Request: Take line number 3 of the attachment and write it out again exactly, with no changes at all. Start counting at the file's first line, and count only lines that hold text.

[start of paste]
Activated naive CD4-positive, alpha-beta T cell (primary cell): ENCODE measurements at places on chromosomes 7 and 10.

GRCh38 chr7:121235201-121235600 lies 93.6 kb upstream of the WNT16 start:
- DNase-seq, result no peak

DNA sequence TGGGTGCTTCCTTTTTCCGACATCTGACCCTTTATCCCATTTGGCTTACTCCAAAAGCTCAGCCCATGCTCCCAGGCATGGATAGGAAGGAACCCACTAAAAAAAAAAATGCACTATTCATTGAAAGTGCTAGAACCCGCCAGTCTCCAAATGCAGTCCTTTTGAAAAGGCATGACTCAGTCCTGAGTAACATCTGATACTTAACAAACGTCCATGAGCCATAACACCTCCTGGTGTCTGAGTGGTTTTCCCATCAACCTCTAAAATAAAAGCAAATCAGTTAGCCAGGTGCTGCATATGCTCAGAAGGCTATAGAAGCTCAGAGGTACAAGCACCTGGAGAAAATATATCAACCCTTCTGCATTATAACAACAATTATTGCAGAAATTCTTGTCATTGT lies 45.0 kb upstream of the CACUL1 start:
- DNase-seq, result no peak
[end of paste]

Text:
- DNase-seq, result no peak